With a traditional via, you must route all your signals and power through a single layer in order to meet minimum trace width requirements. This means that even if you have only one signal on one side of your board, you will still have to route everything through the same layer. This can be problematic for large boards where you need to conserve space for other components or keep your board below a certain thickness so it can fit into an enclosure or panel mount device such as an LCD display. With stacked microvias, however, you can route all your signals through different layers without having an impact on board thickness assuming they are not too close together.
In most cases, stacked microvias will be much smaller than traditional vias. This is because they are drilled instead of punched, which leaves no room for excess material. So even though you may need to use more stacked microvias than traditional vias to complete an electrical connection, the overall size of your PCB will remain small and compact.
Less Drilling Required
Stacked microvia drilling often requires less drilling time than traditional vias because there's no excess material to remove after punching or laser drilling. This means that they can be used in PCBs where time is critical — such as when manufacturing high-volume products like smartphones and tablets — without compromising quality or causing delays in production schedules.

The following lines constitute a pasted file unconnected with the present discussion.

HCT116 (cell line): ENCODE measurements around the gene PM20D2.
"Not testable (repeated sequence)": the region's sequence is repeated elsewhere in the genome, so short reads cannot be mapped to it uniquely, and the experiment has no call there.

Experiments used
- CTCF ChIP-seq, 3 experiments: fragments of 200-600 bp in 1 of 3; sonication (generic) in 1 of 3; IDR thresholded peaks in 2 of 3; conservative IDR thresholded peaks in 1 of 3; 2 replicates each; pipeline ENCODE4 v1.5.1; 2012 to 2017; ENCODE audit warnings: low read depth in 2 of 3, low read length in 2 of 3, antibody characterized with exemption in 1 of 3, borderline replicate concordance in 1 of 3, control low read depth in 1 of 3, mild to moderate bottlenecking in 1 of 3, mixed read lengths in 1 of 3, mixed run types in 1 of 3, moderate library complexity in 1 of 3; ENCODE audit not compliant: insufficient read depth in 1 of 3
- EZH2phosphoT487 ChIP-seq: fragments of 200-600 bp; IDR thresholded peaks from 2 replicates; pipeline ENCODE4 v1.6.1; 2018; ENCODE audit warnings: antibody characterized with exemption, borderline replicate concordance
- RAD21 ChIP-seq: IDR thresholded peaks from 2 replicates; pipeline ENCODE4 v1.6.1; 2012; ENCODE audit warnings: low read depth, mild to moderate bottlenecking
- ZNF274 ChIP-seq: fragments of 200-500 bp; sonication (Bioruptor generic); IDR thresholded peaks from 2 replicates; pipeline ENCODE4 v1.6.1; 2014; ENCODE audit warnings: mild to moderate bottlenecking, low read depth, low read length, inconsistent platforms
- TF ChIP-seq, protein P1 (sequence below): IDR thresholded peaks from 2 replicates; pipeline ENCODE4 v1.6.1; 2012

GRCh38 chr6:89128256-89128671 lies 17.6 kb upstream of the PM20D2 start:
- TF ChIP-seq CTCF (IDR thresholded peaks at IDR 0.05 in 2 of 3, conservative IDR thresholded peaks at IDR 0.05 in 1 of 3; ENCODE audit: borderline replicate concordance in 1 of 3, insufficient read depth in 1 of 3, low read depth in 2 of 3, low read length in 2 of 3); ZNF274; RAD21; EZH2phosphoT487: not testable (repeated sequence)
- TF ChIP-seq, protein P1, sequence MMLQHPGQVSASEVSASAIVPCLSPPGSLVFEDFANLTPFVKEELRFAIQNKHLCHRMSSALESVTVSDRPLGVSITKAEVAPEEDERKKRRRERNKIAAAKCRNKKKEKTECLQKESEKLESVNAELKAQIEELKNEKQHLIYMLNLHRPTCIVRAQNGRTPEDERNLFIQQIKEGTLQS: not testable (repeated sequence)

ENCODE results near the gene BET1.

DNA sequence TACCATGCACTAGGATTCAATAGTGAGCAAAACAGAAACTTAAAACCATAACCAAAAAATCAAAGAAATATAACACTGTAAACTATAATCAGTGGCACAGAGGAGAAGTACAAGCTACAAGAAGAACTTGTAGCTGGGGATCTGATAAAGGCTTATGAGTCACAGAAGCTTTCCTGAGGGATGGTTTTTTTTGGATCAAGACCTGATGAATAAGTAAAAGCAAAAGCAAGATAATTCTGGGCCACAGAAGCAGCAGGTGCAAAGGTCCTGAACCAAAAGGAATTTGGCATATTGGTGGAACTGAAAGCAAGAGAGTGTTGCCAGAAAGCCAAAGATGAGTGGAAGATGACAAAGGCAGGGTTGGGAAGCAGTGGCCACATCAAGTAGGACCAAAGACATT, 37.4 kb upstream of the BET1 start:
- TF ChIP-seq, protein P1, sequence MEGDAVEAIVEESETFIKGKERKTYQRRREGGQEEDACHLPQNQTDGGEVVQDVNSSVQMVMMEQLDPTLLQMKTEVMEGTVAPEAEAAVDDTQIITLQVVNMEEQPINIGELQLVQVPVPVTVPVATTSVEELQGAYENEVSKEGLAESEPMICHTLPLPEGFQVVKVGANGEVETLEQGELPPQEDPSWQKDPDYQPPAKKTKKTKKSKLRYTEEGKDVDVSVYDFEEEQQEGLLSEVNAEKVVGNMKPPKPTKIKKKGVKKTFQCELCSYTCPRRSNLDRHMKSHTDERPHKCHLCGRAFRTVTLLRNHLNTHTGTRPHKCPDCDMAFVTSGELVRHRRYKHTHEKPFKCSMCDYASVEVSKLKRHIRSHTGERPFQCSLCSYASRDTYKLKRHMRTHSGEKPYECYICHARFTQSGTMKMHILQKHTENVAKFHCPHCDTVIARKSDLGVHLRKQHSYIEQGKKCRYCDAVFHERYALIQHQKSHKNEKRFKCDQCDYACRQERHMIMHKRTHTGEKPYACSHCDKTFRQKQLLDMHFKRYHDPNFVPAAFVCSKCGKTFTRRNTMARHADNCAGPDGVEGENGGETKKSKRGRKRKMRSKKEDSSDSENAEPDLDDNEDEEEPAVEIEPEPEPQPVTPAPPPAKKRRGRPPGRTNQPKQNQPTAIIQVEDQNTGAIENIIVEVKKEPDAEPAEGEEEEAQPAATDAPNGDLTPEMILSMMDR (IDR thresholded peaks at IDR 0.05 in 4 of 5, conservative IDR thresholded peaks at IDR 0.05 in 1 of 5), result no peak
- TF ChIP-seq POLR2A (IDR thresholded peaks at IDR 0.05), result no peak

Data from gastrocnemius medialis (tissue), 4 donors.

Reduced Thermal Resistance
Stacked microvias have lower thermal resistance than standard vias because they are smaller and have less copper in contact with the dielectric layer above them. The lower thermal resistance reduces power dissipation in these devices, which can improve overall performance and reduce heat generation for multi-core processors in particular.
More Efficient Use of Space
Stacked microvias can be embedded within the interconnect layers of a chip, allowing more interconnects to fit within a given area than would be possible with standard vias alone. This means that chips with stacked microvias may offer higher performance while using less power than their traditional counterparts.
Applications of Stacked Microvias
In high-speed/high-power circuits, it is important to have as few microvias as possible because they add inductance and capacitance to your circuit which can cause signal integrity issues. Having fewer microvias means less inductance and capacitance, resulting in better signal quality at higher frequencies.
Stacked microvias have been used extensively in automotive, aerospace and military applications where dielectrics are not as critical as they are in other industries such as consumer electronics or medical devices. In these industries, you want as much dielectric material on your PCB as possible because it helps reduce EMI radiation from your board.
All in all, stacked microvia has become a concern, especially for PCB designers. Whether you are planning on ordering PCBs or already have your PCBs in hand, understanding the process for a stacked microvia via will allow you to confidently order and prepare for manufacturing.
Understanding stacked microvia can be a little intimidating at first, but it is something that you will get the hang of with just a bit of practice. For an in-depth learning of stacked microvias, check out Hemeixin.